There is Justice in Russia

posted 15 Jun 2011, 06:32 by Rights in Russia   [ updated 15 Jun 2011, 06:53 ]

 
There is justice in Russia... Oleg Orlov, chair of the board of the Memorial Human Rights Centre, was able to believe this after his acquittal on 14 June 2011 by Judge Karina Morozova in Court No. 363, in Moscow’s Khamovniki district. The Justice of the Peace found the human rights defender not guilty of defamation of the head of Chechnya, Ramzan Kadyrov. Oleg Orlov had been accused of this crime under Article 129, Section 3, of the Penal Code of the Russian Federation by prosecutors and the lawyer for Ramzan Kadyrov, Andrei Krasnenkov.

The charges were brought after Oleg Orlov had spoken about the personal responsibility of Ramzan Kadyrov, as the highest official figure in the Republic of Chechnya, for the death on 15 July 2009 of Natalya Estemirova, a staff member of the Chechen office of Memorial. After it became known that Natalya Estemirova had been killed, Oleg Orlov told the media: “I know, and I am sure of it, who is guilty of the murder of Natasha Estemirova. We all know this person. He is called Ramzan Kadyrov, President of the Republic of Chechnya. Ramzan has already threatened Natalya, insulted her, and considered her to be his personal enemy.”

Half-an-hour before the verdict was announced there was no room to move in the only courtroom in the building. The most comfortable places – on the benches by the window – had been occupied early on by members of the Chechen diaspora. Colleagues and friends of the defendant who came later, and also the journalists, were filling up the aisles. Many were forced to remain outside the courtroom in the corridor. Fortunately the door remained open and no one was driven out of the courtroom.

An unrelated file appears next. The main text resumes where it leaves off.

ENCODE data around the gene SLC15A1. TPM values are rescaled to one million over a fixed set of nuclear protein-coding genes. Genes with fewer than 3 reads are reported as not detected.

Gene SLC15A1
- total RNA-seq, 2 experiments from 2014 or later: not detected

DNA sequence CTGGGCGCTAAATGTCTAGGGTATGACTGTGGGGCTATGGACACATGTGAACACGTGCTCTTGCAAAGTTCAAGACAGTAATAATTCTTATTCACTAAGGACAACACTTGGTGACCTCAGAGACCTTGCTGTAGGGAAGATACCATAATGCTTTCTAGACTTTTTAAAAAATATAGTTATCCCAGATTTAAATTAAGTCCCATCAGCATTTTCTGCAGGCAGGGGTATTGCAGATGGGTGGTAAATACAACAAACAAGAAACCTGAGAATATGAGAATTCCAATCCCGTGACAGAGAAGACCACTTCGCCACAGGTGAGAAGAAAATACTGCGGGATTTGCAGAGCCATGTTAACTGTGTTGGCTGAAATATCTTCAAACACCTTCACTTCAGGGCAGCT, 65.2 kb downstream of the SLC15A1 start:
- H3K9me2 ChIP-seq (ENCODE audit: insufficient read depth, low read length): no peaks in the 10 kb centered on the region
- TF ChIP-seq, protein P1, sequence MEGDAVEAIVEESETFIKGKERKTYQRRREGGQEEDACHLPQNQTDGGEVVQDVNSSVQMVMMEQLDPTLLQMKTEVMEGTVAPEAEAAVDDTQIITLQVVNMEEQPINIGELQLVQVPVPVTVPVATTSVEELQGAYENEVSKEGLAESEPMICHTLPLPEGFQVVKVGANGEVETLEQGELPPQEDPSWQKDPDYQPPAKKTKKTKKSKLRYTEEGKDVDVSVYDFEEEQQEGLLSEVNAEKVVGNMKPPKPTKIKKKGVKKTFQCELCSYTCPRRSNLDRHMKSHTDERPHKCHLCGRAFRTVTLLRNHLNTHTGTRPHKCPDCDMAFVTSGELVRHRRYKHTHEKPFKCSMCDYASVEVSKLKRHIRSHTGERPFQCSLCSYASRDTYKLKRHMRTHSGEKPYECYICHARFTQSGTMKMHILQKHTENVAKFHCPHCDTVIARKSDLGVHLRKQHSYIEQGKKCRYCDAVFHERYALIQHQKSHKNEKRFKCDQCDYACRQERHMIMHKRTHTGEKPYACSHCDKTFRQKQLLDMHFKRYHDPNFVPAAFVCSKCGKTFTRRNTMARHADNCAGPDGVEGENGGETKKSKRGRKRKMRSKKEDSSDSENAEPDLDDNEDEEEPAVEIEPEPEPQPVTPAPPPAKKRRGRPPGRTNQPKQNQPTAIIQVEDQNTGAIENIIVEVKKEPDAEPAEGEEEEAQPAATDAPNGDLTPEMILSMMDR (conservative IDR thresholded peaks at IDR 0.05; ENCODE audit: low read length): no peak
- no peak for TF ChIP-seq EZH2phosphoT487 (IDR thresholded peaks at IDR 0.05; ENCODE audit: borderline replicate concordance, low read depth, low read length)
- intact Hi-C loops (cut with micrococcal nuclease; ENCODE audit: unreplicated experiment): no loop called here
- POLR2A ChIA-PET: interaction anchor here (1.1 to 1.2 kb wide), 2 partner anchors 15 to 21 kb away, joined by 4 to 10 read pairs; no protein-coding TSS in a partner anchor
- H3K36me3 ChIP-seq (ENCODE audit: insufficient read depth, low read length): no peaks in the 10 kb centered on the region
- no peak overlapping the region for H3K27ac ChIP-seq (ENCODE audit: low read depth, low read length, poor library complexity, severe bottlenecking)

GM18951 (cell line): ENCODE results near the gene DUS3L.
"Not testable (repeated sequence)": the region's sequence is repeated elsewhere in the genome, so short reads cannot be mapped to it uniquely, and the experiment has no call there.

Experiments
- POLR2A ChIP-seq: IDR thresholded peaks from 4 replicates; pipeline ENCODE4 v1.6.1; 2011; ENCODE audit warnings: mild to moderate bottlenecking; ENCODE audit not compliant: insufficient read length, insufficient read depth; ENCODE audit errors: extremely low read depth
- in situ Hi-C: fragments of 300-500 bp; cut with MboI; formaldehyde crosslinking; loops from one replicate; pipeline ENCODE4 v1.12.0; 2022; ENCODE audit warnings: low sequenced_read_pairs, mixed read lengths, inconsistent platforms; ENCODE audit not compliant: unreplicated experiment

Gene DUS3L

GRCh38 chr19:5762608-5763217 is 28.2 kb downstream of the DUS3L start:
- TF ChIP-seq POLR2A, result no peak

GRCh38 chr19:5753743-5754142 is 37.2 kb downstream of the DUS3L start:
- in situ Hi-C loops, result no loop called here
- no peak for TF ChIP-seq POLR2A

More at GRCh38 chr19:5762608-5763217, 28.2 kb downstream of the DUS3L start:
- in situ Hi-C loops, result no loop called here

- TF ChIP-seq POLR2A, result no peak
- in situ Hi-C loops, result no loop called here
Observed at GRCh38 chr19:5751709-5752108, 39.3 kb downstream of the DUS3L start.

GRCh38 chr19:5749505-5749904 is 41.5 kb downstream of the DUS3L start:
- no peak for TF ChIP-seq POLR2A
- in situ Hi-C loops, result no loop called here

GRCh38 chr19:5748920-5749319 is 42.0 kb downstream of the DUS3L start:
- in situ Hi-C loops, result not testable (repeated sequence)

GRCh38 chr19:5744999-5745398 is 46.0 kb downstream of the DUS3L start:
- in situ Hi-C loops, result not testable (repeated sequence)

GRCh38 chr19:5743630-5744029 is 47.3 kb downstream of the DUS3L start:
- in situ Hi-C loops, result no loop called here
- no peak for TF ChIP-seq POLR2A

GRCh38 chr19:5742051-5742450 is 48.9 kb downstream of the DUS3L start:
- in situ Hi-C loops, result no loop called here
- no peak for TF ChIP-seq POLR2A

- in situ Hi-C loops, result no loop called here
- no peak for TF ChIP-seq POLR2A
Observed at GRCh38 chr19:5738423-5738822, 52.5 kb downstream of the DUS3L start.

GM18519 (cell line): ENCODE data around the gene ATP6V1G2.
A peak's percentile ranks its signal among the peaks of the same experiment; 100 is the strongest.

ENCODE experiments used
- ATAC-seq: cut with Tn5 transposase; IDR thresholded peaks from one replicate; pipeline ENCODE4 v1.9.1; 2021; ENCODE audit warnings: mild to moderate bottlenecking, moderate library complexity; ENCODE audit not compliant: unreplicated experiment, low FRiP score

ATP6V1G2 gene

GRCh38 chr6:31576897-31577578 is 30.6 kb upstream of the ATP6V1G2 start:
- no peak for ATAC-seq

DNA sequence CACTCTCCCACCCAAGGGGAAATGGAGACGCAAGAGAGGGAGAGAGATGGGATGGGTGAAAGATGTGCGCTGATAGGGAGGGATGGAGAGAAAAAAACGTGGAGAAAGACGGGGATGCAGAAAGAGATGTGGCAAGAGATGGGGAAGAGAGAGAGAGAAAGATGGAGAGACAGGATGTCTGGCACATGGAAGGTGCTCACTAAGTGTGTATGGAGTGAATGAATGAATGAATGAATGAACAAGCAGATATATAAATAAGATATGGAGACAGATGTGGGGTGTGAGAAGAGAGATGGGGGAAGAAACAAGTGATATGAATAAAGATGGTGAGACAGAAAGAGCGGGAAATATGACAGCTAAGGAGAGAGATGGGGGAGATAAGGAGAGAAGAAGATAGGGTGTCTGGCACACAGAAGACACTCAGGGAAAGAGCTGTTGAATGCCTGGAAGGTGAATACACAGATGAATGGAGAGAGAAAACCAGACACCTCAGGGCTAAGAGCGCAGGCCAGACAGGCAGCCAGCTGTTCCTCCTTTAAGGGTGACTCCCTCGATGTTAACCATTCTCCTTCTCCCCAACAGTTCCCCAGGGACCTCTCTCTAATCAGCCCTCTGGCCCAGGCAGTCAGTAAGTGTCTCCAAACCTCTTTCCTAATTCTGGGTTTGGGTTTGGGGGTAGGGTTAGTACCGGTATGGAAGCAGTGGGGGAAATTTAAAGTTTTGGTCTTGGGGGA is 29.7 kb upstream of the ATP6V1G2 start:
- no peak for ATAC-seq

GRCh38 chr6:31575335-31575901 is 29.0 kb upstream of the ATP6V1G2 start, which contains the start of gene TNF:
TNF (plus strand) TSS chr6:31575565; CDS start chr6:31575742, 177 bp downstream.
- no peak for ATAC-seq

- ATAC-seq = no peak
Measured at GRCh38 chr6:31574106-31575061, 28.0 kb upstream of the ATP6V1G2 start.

Prosecutor Tatyana Popova was absent for reasons that are no known.

All the time the verdict was being announced, trial participants and members of the public stood. It was extremely hot and stuffy.

That the verdict would probably be an acquittal was clear from the very first words of Karina Morozova. Having laid out the version of the prosecution, she said that “the court had established other circumstances.”

The Judge said that during the trial no evidence had been presented that Oleg Orlov had a direct intent to disseminate defamatory statements about Ramzan Kadyrov. Defamation, the Judge noted, is characterized by the fact that the person who makes the statement knowingly does so in the awareness that the information is false. Moreover, Oleg Orlov “had only stated facts known to him” and “had expressed judgements on the basis of the information he had.”

From the evidence of the prosecution witnesses it follows that they were not witnesses to threats made by Ramzan Kadyrov against Natalya Estemirova. But this does not mean that such threats had not been made, the Judge ruled. In the verdict she also included much evidence by witnesses for the defence and by Oleg Orlov himself that these threats had been made.

The Court completely rejected submissions made by Ramzan Kadyrov since he did not provide evidence of intent on the part of Oleg Orlov.

The words of Karina Morozova that the human rights defender was acquitted because he had committed no crime were greeted by applause in the courtroom.

“I had no doubts that the law was on our side,” Genri Reznik, lawyer for Oleg Orlov, said, commenting on the judgment.

In his turn, Andrei Krasnenkov said that he intended to appeal against the verdict in Moscow’s Khamovniki District Court.

Oleg Orlov himself admitted: “I am happy. Happy not for myself, but for the fact that there is still justice in our country.”


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Rights in Russia,
15 Jun 2011, 06:54
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